Vegan Deli

Vegan Deli  by Jo Stepaniak

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Raising Vegetarian Children
by Jo Stepaniak, M.S.Ed., & Vesanto Melina M.S., R.D.

Raising Vegetarian Children

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Children

I do not have any children and - since I'm not in a serious relationship with anyone - I haven't really given the idea of children much thought. However, I thought I'd share the story of my transition from a nightmarishly selfish vegan child to a compassionate vegan adult.

I suppose all children and teenagers cause their parents some grief at times, but I feel fairly certain that I took the cake! I announced to my heavily meat-eating, hunting-as-a-family-togetherness-activity family when I was thirteen that I would no longer be eating meat. Looking back, I'm fairly certain that I did it more out of a desire to avoid the taste of game meat and possibly just to annoy my parents than out of any sense of compassion for the animals. But, as happens to people who start learning about vegetarianism, I became more and more aware of the disgusting level of cruelty inflicted on animals by humans. By the time I was fifteen, I knew that I could no longer continue eating or using any animal products whatsoever and still look at myself in the mirror.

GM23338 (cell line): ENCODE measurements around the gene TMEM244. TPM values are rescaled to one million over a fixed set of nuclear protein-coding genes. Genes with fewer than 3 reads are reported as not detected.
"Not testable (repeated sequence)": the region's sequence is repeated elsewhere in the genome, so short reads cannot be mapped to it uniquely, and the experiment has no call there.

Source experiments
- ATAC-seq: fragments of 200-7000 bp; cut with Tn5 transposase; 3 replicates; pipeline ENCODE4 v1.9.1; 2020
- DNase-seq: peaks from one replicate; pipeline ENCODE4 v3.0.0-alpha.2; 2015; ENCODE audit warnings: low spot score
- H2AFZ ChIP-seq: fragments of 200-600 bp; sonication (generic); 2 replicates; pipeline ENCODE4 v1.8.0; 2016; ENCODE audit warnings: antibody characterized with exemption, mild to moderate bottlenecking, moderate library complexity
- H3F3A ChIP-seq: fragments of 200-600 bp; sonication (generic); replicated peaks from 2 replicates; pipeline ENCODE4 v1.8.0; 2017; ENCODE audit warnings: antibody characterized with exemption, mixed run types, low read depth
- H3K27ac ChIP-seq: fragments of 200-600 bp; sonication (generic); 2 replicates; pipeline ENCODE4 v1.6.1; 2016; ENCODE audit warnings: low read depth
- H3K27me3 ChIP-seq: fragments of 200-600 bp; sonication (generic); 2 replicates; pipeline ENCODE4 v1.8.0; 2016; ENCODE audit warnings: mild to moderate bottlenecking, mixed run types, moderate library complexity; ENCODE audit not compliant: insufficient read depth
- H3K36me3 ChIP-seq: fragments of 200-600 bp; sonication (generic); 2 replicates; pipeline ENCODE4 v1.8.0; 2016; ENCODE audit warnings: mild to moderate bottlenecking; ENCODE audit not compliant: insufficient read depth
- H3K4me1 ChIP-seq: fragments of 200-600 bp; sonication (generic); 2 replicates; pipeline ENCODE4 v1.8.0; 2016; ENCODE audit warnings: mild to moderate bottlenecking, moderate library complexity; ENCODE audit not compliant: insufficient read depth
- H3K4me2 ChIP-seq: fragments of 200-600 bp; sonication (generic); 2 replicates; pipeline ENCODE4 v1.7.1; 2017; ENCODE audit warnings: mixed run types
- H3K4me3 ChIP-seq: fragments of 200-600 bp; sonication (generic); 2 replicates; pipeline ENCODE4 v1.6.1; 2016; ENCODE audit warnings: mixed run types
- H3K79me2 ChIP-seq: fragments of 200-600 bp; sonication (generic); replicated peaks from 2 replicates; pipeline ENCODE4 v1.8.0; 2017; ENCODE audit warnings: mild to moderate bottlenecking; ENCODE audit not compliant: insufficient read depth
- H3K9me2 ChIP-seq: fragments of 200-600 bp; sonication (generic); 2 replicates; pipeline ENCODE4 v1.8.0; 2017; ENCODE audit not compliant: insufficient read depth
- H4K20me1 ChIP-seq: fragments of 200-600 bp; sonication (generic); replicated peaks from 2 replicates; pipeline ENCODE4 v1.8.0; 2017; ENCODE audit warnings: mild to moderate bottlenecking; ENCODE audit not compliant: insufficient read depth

My family took my announcement of my change to veganism less well than they did my announcement of my change to vegetarianism. From my mother, I got the obligatory, "But where will you get your protein?" concerns. My father and brothers were an entirely different story. They were furious, cruel, and belittling of the importance of my decision to me. I was routinely called an idiot and a fanatic. My father absolutely forbid me (too late) to get rid of my leather, wool, and silk clothing, and insisted (to no avail) that I replace it. My brothers would return from their hunting trips, pull me out into the garage, and literally physically force me to look at their latest kills. Meals, and any other family times, became torture. I couldn't spend more than twenty minutes with any member of my family without the situation devolving into a screaming, crying, name-calling match.